Q: We live in an era of "greenwashing" and myriad misinformation aimed at well-intentioned consumers. Does the book cover strategies for people to keep themselves better informed about the goods they use or consume?
DB: Greenwashing can only fool those who lack the information to debunk that kind of nonsense. My book offers people the knowledge and tools to see through false promises. A key piece of the puzzle is knowing who to trust. There is a mountain of evidence that industry lies, subverts science, and puts profits ahead of people--from tobacco to lead to asbestos to chemicals to plastics to vehicle manufacturers. Understanding that history helps folks develop a healthy skepticism about corporate claims.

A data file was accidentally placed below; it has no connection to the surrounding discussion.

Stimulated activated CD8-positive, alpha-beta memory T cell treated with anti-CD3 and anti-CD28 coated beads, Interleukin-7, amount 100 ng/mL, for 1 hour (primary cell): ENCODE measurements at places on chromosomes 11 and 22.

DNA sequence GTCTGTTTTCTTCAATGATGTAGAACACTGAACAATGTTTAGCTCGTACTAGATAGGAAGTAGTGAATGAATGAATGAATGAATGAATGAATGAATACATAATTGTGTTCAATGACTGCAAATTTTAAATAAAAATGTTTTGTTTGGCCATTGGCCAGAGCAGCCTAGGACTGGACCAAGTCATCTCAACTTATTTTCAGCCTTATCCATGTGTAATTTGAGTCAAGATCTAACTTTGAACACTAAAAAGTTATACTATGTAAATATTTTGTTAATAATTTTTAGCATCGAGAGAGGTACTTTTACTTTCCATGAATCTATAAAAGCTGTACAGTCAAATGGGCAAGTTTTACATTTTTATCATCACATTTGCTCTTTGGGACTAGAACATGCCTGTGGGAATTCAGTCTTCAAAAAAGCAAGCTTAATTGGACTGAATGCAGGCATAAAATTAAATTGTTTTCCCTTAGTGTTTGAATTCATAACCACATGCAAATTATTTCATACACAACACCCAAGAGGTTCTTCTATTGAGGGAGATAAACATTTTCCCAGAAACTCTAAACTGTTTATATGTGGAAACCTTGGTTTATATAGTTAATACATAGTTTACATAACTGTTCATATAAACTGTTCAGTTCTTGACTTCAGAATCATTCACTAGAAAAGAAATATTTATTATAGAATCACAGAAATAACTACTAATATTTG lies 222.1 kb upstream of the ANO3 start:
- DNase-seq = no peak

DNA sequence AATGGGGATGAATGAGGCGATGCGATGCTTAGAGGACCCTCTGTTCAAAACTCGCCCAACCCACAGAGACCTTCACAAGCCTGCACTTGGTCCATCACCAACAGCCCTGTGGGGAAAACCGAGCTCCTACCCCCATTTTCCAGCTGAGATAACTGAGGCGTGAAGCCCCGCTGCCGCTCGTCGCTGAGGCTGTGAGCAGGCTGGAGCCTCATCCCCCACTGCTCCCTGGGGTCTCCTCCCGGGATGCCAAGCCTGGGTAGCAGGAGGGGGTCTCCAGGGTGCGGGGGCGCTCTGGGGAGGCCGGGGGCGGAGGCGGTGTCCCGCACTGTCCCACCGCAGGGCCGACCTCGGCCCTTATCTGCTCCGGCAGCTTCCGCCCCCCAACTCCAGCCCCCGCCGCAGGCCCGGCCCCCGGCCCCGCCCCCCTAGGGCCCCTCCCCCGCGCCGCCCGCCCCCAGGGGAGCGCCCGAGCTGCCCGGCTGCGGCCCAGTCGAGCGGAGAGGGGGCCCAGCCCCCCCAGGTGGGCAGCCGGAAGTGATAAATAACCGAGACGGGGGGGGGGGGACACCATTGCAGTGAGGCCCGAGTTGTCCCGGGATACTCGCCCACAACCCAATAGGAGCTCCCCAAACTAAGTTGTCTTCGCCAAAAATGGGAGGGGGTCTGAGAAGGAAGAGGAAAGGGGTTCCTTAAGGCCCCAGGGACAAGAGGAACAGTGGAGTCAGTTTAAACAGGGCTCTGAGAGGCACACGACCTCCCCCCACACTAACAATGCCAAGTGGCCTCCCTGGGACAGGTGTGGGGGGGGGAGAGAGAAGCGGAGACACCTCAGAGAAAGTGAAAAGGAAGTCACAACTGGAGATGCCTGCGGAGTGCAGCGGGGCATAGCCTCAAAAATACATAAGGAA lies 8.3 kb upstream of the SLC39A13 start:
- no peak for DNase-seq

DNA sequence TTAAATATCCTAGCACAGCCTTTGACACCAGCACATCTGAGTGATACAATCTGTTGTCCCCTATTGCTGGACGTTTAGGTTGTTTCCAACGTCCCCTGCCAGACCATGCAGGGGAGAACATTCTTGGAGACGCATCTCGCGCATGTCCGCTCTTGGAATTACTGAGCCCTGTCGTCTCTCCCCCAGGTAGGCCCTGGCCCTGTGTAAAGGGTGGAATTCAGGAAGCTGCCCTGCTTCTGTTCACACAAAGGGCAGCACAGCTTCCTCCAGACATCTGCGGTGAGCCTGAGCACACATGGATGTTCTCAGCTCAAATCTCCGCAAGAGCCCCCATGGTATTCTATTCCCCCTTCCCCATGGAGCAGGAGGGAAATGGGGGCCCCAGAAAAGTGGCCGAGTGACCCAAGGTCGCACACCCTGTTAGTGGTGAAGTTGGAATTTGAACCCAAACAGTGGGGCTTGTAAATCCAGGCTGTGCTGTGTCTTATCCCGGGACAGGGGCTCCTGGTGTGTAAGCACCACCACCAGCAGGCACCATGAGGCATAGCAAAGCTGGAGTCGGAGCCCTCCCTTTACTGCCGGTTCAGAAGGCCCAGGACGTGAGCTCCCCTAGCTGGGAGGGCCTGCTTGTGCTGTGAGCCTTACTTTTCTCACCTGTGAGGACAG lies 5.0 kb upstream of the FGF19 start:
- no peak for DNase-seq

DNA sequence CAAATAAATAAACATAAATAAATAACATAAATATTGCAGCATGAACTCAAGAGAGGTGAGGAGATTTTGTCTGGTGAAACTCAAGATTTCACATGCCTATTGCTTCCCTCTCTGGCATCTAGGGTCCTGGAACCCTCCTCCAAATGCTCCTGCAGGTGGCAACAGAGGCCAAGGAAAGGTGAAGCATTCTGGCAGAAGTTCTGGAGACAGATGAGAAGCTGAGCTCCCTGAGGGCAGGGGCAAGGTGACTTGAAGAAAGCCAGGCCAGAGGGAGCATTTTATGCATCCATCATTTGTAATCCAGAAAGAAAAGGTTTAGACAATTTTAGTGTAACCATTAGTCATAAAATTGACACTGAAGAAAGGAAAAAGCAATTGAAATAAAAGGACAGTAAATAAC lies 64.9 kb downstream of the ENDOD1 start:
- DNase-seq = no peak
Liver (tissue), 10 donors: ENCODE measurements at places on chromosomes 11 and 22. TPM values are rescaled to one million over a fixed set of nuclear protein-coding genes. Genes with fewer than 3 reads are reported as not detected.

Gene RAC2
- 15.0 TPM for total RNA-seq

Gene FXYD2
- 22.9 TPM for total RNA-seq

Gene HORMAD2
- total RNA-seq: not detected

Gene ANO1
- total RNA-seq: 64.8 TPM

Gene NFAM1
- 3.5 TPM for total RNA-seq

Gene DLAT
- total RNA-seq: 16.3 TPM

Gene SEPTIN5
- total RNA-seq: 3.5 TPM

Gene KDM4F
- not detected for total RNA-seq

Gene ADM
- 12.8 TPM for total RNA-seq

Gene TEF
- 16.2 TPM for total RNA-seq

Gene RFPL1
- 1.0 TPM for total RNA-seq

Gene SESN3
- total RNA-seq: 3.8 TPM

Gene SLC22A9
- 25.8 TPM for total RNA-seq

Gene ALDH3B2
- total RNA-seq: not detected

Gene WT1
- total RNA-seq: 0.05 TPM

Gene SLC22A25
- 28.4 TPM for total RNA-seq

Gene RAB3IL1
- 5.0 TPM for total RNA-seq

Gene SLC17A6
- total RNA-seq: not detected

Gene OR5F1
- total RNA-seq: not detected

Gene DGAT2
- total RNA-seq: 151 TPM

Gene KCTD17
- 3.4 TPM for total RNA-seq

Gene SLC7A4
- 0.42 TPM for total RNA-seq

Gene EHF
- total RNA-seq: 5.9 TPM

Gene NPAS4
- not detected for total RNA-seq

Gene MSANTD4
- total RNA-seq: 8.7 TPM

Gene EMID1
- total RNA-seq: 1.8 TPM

Q: What are some areas where Canada is leading in consumer safety regarding toxins, and what are some areas where the U.S. is leading? What about compared to European countries?
DB: Canada and the U.S. are both light years behind Europe in protecting human health from toxic substances. We have weaker rules governing air quality, contaminants in drinking water, pesticides on our food, using hormones and antibiotics in raising livestock, and weaker laws governing toxic substances (both in manufacturing and consumer products). One noteworthy Canadian exception is Bisphenol A (used in myriad plastic products, but with extensive adverse health effects), where Canada was the first country in the world to prohibit its use in baby bottles. The US used to be a world leader, decades ago, but can no longer make that claim.

Q: What are some of the greatest misconceptions about environmental toxins you've come across?